SKY NEWS AGENDA
MONDAY, 17 DECEMBER 2018
SUBJECTS; Labor Conference, MYEFO, IPSOS poll, negative gearing, asylum seeker policy, Newstart allowance review.
LAURA JAYES: Andrew Leigh is at the Labor Conference and he joins us live here this morning. Andrew Leigh, thank you for your time. We’re yet to see these figures officially but as we know the good news is selectively leaked out ahead of the budget update today. What do you make of the figures? Halving the deficit this year and a bigger return the surplus next year, good news and who do you credit?
ANDREW LEIGH, SHADOW ASSISTANT TREASURER: Laura, what you just heard from the Treasurer and the Finance Minister was a rewriting of history that would have made George Orwell proud. This is a Government which came to office in 2013 promising that there would be surpluses in their first year and every year after that. They haven’t delivered a single surplus and they’ve doubled net debt. Gross debt has now crashed through about the half a trillion dollar barrier. They castigated Wayne Swan because he promised a surplus which then didn't materialise after the economy was whacked with the biggest downturn since the Great Depression. And now they're saying they’re delivering a surplus - well, they're not. They’re promising a surplus yet again, as they did before the election. Australians will reasonably ask why is it that the Coalition will stand up for every multinational tax loophole but not support fair funding of schools? Because when you hear them talk about a higher taxing agenda-Read more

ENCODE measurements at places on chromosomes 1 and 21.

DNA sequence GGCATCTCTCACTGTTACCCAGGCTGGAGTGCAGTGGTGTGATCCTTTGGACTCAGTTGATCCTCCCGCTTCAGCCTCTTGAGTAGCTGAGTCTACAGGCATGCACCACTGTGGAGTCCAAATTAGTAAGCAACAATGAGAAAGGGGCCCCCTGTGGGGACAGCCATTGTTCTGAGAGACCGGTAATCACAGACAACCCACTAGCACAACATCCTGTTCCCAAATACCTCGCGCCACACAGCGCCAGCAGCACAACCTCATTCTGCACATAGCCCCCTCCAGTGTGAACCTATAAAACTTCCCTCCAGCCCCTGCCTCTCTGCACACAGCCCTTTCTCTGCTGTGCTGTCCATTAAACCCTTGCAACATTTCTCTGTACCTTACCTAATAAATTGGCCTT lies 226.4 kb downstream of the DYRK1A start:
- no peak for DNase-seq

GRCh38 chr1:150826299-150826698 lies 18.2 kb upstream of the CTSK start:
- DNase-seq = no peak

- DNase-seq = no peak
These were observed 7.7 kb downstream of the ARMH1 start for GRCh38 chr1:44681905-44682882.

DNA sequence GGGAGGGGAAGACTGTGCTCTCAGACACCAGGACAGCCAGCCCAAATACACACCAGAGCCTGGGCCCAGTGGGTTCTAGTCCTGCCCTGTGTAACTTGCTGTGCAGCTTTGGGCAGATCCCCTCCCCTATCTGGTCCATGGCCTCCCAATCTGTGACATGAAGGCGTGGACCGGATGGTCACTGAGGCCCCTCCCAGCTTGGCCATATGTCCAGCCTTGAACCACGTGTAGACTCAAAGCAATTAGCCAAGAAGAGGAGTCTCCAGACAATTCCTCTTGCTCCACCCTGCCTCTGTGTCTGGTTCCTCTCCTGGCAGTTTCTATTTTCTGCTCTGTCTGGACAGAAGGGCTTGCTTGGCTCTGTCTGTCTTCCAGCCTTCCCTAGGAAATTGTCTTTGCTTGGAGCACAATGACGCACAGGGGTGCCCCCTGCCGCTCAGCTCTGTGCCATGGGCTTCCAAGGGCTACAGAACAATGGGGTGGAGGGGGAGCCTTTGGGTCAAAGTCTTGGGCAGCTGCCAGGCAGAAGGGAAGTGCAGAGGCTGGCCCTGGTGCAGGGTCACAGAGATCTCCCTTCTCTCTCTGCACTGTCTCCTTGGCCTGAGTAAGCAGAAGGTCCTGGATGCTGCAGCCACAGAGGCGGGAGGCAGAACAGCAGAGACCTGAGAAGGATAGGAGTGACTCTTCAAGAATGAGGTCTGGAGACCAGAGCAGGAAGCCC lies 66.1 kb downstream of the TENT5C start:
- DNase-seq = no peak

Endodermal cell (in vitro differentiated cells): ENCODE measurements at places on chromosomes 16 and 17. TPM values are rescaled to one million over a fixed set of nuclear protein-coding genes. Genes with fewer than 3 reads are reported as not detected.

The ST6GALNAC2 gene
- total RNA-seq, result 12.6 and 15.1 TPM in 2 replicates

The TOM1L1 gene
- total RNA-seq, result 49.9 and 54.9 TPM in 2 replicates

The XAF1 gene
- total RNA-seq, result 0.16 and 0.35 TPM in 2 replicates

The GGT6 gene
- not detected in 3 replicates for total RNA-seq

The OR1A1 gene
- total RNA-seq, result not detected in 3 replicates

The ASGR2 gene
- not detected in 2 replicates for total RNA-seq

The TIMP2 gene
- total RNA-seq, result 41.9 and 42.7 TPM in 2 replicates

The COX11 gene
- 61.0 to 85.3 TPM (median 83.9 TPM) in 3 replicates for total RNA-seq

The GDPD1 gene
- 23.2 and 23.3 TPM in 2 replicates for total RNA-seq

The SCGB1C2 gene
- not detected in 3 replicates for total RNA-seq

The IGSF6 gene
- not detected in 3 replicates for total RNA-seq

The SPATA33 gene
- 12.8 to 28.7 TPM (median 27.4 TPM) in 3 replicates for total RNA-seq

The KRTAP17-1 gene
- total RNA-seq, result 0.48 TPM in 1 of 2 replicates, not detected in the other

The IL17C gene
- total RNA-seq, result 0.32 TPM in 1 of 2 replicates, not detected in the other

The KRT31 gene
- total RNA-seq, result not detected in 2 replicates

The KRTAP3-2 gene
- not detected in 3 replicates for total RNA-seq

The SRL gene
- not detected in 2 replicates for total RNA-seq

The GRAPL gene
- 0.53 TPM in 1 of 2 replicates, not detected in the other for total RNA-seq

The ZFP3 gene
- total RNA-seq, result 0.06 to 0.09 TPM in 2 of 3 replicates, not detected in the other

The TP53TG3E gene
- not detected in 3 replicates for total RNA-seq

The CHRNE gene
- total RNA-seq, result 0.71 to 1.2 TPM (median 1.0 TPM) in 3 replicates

A STRONG ECONOMY FOR ALL AUSTRALIANS
48TH NATIONAL CONFERENCE OF THE AUSTRALIAN LABOR PARTY, ADELAIDE
Thank you, President Swan.
Inequality in Australia is now at a 75-year high. If you were alive when inequality was this bad and you don’t have life membership, I’d encourage you to see Wayne Swan afterwards.